Why Do People Mediate Separation and Divorce Issues?

Professionals at the Centre for Mediation & Dispute Resolution (CMDR) have been tracking the responses of their clients. Here’s a sampling of what they say:

To avoid bitter conflict:

“I’ve watched friends engage in ugly feuds that ended in their becoming real enemies, unable to even talk together about their children.”

“For longer than I can remember, my brother and his wife kept returning to court. I can’t even remember why they kept fighting, even after they were divorced.”

To save time and money:

“I know four couples who spent hundreds of thousands of dollars on their divorce. It’s crazy the waste of money and time; yes, time, it seemed to be a divorce without end.”

“I do not intend to send a lawyer’s children to college. Mediation is faster and cheaper and it makes sense.”

To focus on their children:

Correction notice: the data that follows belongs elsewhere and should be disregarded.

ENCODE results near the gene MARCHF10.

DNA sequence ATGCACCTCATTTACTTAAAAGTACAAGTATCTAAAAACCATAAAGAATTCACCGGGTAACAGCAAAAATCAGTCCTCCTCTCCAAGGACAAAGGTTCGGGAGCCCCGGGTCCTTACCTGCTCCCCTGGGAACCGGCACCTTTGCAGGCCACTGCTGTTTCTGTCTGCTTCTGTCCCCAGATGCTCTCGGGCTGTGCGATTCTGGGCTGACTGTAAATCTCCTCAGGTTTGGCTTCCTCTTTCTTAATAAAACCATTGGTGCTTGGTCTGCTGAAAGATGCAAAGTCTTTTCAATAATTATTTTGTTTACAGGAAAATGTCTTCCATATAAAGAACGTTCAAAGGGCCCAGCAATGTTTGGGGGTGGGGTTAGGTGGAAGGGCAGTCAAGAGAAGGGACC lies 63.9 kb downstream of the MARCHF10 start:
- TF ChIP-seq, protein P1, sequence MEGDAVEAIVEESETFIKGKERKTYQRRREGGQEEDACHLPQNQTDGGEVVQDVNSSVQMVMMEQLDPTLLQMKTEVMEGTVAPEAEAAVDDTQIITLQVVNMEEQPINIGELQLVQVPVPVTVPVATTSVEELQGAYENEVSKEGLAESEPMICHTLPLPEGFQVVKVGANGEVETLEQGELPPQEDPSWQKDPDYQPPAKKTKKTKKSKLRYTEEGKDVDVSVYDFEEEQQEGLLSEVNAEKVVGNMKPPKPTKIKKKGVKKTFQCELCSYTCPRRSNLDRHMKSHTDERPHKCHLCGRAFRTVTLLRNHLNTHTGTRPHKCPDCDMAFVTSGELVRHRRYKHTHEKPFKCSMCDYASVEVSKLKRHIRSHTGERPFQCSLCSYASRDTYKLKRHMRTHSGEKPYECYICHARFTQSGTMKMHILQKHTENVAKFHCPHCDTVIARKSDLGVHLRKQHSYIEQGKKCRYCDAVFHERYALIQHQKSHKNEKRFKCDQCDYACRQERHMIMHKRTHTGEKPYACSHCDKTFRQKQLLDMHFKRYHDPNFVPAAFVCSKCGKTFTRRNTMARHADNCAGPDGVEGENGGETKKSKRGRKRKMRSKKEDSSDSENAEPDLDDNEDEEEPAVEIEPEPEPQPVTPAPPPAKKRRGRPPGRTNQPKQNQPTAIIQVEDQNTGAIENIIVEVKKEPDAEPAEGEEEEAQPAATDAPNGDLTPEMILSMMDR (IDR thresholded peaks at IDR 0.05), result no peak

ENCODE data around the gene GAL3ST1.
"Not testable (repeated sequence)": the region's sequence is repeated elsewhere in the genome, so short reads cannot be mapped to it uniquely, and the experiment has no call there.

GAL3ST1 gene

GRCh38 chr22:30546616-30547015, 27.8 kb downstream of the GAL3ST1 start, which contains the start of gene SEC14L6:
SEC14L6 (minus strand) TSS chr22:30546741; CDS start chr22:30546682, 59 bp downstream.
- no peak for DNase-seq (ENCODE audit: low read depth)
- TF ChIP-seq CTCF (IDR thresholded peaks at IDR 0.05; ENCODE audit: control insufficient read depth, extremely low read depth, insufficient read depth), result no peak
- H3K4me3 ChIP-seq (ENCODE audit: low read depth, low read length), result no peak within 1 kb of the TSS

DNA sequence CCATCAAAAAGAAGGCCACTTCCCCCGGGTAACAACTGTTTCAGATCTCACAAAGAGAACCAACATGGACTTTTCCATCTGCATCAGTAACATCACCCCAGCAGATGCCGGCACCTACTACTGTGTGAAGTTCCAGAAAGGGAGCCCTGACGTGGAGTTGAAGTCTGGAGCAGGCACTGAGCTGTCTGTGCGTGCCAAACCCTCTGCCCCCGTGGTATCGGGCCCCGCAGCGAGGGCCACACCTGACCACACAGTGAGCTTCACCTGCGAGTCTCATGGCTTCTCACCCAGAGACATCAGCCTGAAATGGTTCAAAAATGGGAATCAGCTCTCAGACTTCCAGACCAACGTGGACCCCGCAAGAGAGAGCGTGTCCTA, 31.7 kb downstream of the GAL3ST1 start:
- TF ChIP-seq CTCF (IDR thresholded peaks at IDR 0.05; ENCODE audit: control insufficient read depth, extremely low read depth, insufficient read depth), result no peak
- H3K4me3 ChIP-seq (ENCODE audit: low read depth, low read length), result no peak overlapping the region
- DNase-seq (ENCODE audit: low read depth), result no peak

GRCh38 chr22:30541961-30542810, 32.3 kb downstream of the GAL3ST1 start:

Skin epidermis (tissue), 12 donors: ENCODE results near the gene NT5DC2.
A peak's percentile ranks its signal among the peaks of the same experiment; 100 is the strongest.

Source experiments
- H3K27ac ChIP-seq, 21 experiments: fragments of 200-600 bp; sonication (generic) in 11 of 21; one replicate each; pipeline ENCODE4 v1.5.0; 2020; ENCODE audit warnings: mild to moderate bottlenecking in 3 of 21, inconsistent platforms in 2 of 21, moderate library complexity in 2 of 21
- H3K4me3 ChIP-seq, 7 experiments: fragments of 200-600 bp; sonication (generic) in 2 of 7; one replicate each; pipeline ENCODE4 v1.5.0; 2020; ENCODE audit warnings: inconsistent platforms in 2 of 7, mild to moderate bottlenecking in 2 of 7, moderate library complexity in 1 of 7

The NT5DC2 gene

“I know and she knows that we need to be there for our kids. Mediation just seems to be a way to carve out a relationship that will allow us to parent in the future.”

“We agree that the kids come first. We know we have years ahead of us as parents.”

To maintain dignity:

“Our marriage has not been good for a long time; yet I don’t hate her and I don’t think she hates me. Mediation gives us a process that is thoughtful and dignified.”

“I need to do this divorce right. My adult children are already furious at me about the divorce. At least they won’t see us sink to name calling and one upmanship.”

Dr. Lynne C. Halem is the director at the Centre for Mediation & Dispute Resolution in Wellesley, MA. Dr. Halem has worked in the mediation field since 1982. She assembled the responses above.